- Oct 22, 2016
- Reaction score
The film on the surface is most usually a protein film, more common in planted tanks. It is, again, related to organics. Over my 20+ years, I have had it only in a very few tanks, never in the others. I used to use the surface skimmer attachment for canister filters (I had Eheim) but aside from plant bits getting pulled in and clogging it, very small fish also got sucked in and they usually couldn't be rescued; otos were fond of getting themselves stuck. So I took off the skimmers.
The protein film is most likely to appear along with cyanobacteria or algae problems, which makes sense since they are all caused by the same thing, organics. Low oxygen will cause problems but not directly cyano. I have increased the surface disturbance just a tad to increase oxygen which I believe was minimal in the early morning after a night of CO2 building up naturally. I had no algae or cyano issues, but the increased surfacing of the corys alerted me to this, and the increased surface disturbance solved it. It doesn't take much, just some, and this was most likely due to the heavy planting in this tank. My smaller tanks, 40g and under, all have simple sponge filters and they have no issues with oxygen, CO2, algae, cyano...whatever.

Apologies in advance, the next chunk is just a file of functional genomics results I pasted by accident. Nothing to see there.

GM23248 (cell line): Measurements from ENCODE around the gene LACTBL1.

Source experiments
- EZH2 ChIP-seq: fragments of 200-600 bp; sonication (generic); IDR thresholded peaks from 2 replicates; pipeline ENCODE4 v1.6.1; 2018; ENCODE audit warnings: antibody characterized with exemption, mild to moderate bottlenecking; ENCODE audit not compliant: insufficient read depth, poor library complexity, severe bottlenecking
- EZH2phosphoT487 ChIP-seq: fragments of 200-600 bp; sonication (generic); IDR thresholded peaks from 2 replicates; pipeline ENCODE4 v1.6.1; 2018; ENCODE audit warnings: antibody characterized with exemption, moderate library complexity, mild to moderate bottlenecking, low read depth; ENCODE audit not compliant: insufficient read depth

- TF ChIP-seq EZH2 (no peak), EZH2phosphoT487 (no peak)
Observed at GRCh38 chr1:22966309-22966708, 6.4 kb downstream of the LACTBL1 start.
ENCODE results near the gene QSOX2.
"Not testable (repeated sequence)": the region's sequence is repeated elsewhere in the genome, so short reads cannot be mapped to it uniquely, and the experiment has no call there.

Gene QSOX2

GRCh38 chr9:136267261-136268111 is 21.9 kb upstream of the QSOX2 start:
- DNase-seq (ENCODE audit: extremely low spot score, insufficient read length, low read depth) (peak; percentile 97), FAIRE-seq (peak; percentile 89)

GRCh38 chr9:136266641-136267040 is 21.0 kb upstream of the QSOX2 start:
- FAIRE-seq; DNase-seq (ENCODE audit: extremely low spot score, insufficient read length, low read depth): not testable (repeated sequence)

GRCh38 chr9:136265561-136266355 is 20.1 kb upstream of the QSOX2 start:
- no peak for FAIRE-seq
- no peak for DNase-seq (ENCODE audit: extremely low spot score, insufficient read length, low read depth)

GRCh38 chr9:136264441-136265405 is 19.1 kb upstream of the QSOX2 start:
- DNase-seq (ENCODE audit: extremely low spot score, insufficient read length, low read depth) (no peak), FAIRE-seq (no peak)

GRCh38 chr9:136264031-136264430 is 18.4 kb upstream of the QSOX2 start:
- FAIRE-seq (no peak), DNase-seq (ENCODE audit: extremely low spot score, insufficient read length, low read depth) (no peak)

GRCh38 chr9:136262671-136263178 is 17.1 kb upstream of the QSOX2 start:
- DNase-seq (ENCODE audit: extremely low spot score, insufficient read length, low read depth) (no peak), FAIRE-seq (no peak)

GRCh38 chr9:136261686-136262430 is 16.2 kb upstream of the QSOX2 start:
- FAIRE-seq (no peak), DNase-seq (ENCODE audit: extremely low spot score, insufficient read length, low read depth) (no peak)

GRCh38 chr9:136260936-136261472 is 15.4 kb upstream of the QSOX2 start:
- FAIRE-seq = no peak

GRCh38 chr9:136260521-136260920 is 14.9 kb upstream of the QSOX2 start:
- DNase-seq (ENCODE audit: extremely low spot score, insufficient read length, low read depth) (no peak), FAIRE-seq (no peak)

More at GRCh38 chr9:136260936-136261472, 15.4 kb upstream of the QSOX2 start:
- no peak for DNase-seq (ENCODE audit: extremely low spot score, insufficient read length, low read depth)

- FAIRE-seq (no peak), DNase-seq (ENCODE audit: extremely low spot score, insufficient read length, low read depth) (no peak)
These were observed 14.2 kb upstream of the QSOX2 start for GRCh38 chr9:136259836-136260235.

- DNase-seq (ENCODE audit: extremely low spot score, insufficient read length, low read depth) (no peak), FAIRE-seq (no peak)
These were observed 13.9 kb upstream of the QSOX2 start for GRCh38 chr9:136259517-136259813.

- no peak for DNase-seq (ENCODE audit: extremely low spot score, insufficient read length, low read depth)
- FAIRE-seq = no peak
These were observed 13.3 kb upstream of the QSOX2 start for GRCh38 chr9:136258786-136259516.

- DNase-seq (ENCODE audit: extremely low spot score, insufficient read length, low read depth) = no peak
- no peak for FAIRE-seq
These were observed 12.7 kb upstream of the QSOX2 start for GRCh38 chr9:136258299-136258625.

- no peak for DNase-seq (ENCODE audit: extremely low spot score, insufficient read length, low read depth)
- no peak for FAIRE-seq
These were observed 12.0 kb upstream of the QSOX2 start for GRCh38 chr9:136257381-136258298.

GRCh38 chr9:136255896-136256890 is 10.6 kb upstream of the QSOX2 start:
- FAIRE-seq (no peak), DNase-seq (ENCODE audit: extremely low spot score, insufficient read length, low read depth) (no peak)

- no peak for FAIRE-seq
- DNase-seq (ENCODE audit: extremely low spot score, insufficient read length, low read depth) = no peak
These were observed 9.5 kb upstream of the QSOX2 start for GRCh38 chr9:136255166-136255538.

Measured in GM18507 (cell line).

So back to the film, I now see it some weeks but only in my 90g which has an organics issue that I cannot track down. I deal with the film by turning the water changing unit upside down under water and pulling in the surface water. Takes a bit of time, but it does work. I tried the paper towel on the surface method and it was a real mess and ineffective anyway.
Loving the idea of reversing the syphon to pull water from above. I'm sure it's tricky, but frankly I've tried skimming with a jug, turkey basters and every brand of paper towel trying to find an effective method to clear the film. Only constant agitation (and once a drop of melafix as the oil in it seems to split across the surface), has ever worked for me.